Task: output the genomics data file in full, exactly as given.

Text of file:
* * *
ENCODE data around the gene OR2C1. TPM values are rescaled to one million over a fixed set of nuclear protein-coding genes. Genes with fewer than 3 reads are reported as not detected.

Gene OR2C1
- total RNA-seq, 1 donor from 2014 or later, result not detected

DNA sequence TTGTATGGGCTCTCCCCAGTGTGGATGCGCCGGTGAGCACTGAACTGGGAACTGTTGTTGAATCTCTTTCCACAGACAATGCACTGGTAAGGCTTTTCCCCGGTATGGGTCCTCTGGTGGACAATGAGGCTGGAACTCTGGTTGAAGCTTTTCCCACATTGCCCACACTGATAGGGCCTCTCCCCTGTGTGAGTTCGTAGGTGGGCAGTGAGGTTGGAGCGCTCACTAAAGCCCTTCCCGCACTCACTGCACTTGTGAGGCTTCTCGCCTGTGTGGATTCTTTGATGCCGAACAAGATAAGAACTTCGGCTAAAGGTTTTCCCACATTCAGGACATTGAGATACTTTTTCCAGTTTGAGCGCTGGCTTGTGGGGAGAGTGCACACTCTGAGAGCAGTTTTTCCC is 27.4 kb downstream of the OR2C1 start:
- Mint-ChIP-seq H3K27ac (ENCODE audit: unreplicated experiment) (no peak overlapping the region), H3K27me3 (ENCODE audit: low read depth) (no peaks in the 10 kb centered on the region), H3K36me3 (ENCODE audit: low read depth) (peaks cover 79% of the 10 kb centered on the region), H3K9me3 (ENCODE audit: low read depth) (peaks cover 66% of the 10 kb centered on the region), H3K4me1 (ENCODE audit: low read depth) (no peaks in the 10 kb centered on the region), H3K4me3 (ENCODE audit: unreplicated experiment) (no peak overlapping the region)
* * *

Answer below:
ENCODE data around the gene OR2C1. TPM values are rescaled to one million over a fixed set of nuclear protein-coding genes. Genes with fewer than 3 reads are reported as not detected.

Gene OR2C1
- total RNA-seq, 1 donor from 2014 or later, result not detected

DNA sequence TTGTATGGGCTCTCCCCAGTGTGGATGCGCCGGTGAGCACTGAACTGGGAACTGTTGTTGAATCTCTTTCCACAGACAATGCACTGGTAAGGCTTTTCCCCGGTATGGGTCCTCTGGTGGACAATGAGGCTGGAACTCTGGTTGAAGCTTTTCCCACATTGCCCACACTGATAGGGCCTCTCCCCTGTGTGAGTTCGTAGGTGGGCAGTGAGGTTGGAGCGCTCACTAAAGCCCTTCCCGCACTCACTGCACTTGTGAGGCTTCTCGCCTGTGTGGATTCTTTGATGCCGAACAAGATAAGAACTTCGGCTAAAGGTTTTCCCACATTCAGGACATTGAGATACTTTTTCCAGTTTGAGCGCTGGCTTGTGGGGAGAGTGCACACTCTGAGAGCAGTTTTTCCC is 27.4 kb downstream of the OR2C1 start:
- Mint-ChIP-seq H3K27ac (ENCODE audit: unreplicated experiment) (no peak overlapping the region), H3K27me3 (ENCODE audit: low read depth) (no peaks in the 10 kb centered on the region), H3K36me3 (ENCODE audit: low read depth) (peaks cover 79% of the 10 kb centered on the region), H3K9me3 (ENCODE audit: low read depth) (peaks cover 66% of the 10 kb centered on the region), H3K4me1 (ENCODE audit: low read depth) (no peaks in the 10 kb centered on the region), H3K4me3 (ENCODE audit: unreplicated experiment) (no peak overlapping the region)